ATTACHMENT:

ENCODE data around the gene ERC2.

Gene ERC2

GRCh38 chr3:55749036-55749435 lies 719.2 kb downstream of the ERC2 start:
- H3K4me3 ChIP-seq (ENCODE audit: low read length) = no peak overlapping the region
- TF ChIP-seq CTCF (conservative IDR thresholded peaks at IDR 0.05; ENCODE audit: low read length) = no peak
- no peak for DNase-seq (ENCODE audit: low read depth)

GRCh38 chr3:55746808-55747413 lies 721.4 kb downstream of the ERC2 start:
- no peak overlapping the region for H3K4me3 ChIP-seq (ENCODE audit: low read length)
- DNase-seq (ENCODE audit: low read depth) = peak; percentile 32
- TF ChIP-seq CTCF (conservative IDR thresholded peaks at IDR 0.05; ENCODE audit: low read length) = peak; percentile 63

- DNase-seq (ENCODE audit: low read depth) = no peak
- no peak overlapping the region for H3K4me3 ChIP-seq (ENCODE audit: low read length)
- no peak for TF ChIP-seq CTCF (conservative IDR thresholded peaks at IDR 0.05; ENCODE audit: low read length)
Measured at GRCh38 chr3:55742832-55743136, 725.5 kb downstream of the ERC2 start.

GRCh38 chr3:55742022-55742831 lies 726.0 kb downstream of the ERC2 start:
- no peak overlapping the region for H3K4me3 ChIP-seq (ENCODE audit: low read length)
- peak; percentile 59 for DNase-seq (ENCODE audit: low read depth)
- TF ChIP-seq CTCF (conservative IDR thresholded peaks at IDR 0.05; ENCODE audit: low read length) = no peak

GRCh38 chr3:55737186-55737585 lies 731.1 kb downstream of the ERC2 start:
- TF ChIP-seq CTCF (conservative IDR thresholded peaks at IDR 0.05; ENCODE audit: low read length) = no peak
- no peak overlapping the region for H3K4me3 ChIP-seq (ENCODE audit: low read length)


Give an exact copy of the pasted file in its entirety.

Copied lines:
ENCODE data around the gene ERC2.

Gene ERC2

GRCh38 chr3:55749036-55749435 lies 719.2 kb downstream of the ERC2 start:
- H3K4me3 ChIP-seq (ENCODE audit: low read length) = no peak overlapping the region
- TF ChIP-seq CTCF (conservative IDR thresholded peaks at IDR 0.05; ENCODE audit: low read length) = no peak
- no peak for DNase-seq (ENCODE audit: low read depth)

GRCh38 chr3:55746808-55747413 lies 721.4 kb downstream of the ERC2 start:
- no peak overlapping the region for H3K4me3 ChIP-seq (ENCODE audit: low read length)
- DNase-seq (ENCODE audit: low read depth) = peak; percentile 32
- TF ChIP-seq CTCF (conservative IDR thresholded peaks at IDR 0.05; ENCODE audit: low read length) = peak; percentile 63

- DNase-seq (ENCODE audit: low read depth) = no peak
- no peak overlapping the region for H3K4me3 ChIP-seq (ENCODE audit: low read length)
- no peak for TF ChIP-seq CTCF (conservative IDR thresholded peaks at IDR 0.05; ENCODE audit: low read length)
Measured at GRCh38 chr3:55742832-55743136, 725.5 kb downstream of the ERC2 start.

GRCh38 chr3:55742022-55742831 lies 726.0 kb downstream of the ERC2 start:
- no peak overlapping the region for H3K4me3 ChIP-seq (ENCODE audit: low read length)
- peak; percentile 59 for DNase-seq (ENCODE audit: low read depth)
- TF ChIP-seq CTCF (conservative IDR thresholded peaks at IDR 0.05; ENCODE audit: low read length) = no peak

GRCh38 chr3:55737186-55737585 lies 731.1 kb downstream of the ERC2 start:
- TF ChIP-seq CTCF (conservative IDR thresholded peaks at IDR 0.05; ENCODE audit: low read length) = no peak
- no peak overlapping the region for H3K4me3 ChIP-seq (ENCODE audit: low read length)